Pakistani prison officials have missed Tuesday's court deadline to explain how they would hang a paraplegic man.
Abdul Basit is paralysed from the waist down and uses a wheelchair after an illness he contracted while in prison.
He was convicted six years ago of murder but maintains his innocence. He was to be hanged in Lahore last month but this was postponed. A petition for his pardon was dismissed.
Hanging him would constitute cruel and degrading treatment, his lawyers say.
They add that this is prohibited under Pakistani and international law.
Pakistan has executed more than 200 people since reintroducing the death penalty in December 2014.
At the time the government said it was a measure to combat terrorism after the Taliban massacred more than 150 people, most of them children, in a Peshawar school.
Pakistan's jail manual gives no instructions on how to execute disabled prisoners.
A high court judge had told prison officials they had until 1 September to come up with specific steps if they were to be allowed to proceed with the execution of Mr Basit.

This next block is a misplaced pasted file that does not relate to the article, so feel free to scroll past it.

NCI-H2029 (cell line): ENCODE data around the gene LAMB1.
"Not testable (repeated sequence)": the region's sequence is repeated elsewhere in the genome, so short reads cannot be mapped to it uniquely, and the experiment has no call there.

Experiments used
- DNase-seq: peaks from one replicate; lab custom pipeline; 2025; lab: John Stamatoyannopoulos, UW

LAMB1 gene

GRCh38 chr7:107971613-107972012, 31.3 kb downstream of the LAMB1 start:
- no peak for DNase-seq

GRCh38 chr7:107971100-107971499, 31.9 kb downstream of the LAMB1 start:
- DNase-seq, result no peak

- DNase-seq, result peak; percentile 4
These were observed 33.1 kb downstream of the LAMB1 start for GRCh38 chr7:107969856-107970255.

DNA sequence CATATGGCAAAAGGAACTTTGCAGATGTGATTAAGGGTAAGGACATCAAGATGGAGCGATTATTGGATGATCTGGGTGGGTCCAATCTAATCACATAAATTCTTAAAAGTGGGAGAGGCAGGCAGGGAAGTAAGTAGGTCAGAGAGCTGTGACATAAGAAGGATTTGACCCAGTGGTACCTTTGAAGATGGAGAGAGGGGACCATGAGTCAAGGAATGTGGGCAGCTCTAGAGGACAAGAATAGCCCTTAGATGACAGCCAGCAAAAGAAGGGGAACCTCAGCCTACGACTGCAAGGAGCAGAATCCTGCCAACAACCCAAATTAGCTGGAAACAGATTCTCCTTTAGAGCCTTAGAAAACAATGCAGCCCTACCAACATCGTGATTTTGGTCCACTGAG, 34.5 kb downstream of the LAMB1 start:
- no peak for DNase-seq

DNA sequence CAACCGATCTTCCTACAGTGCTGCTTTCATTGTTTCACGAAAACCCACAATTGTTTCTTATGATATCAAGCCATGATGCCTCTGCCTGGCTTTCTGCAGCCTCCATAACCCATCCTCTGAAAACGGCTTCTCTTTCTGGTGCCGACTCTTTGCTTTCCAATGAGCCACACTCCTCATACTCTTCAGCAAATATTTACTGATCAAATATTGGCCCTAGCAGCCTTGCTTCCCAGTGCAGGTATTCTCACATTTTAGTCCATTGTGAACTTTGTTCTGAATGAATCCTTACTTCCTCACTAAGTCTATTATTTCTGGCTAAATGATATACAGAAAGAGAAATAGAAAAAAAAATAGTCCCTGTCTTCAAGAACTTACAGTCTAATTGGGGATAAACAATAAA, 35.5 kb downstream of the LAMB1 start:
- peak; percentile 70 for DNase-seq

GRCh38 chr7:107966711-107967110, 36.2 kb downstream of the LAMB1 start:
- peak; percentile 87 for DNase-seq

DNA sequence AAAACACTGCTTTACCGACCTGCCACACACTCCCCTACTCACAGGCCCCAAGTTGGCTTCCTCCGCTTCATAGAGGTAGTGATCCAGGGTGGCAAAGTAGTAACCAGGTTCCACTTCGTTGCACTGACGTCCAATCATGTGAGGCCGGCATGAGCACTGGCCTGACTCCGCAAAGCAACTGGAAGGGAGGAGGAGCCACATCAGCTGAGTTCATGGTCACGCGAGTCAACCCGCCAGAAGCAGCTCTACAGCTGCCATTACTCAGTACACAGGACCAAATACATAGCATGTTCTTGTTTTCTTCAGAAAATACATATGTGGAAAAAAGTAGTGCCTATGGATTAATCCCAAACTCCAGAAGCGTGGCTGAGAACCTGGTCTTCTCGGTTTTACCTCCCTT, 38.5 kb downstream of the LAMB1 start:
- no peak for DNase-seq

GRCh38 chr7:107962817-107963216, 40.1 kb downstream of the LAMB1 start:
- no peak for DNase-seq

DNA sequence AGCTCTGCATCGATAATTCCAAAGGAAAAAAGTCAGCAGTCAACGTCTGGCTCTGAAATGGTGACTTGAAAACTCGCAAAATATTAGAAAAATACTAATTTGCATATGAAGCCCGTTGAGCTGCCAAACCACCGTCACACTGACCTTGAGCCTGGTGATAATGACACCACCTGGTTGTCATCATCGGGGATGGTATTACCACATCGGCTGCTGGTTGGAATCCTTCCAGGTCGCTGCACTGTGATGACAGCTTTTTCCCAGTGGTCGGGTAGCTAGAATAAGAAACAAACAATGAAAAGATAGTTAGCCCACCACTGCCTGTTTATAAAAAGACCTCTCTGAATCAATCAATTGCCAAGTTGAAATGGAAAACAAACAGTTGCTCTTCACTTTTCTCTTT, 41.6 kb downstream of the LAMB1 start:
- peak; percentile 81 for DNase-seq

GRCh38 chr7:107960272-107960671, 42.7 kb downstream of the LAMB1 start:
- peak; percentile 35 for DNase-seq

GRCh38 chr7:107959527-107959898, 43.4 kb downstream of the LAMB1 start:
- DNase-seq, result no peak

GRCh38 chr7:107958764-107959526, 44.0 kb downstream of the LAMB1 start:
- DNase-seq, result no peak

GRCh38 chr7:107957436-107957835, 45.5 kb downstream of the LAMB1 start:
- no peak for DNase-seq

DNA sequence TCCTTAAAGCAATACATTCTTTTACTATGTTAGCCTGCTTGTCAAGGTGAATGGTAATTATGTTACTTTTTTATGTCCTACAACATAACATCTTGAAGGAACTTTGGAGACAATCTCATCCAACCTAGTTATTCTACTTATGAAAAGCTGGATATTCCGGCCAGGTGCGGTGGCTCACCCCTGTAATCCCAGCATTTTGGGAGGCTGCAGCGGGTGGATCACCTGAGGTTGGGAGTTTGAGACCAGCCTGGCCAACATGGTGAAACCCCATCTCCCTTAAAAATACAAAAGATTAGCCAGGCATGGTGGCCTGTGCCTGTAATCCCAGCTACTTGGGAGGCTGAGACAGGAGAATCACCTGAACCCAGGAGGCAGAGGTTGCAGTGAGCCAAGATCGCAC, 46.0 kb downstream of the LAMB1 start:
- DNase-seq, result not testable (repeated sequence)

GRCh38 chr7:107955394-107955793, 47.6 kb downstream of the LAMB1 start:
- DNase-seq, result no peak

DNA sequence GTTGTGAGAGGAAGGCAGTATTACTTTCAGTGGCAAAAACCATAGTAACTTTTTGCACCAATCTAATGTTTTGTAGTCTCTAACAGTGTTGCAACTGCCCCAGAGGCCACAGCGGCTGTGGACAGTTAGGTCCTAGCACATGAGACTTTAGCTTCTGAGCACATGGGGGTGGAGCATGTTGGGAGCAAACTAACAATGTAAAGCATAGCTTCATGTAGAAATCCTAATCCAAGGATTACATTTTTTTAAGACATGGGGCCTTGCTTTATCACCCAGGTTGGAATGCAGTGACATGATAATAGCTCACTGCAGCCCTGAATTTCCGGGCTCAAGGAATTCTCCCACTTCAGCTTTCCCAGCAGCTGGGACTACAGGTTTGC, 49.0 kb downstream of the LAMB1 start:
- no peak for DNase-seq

The BBC's Shaimaa Khalil says Mr Basit remains on death row but his sentence has effectively been stayed until the jail authorities come up with a clear plan for how they will execute him.
Executions around the world
Pakistan has executed more than 200 people since December 2014, almost all of them this year
Figures for executions in other countries in 2015 are as yet largely unavailable
In August, Amnesty International said Saudi Arabia had executed 102 people in the first six months of 2015, compared with 90 in the whole of 2014
By the end of last year, the other countries with the highest number of reported executions were Iran: 289, Iraq: 61, USA: 35, and Sudan: 23
In 2013 the numbers were: Iran: 369, Iraq: 169, Saudi Arabia: 79, Somalia: 68, USA: 39
China and North Korea refuse to divulge information on the number of executions that take place within their borders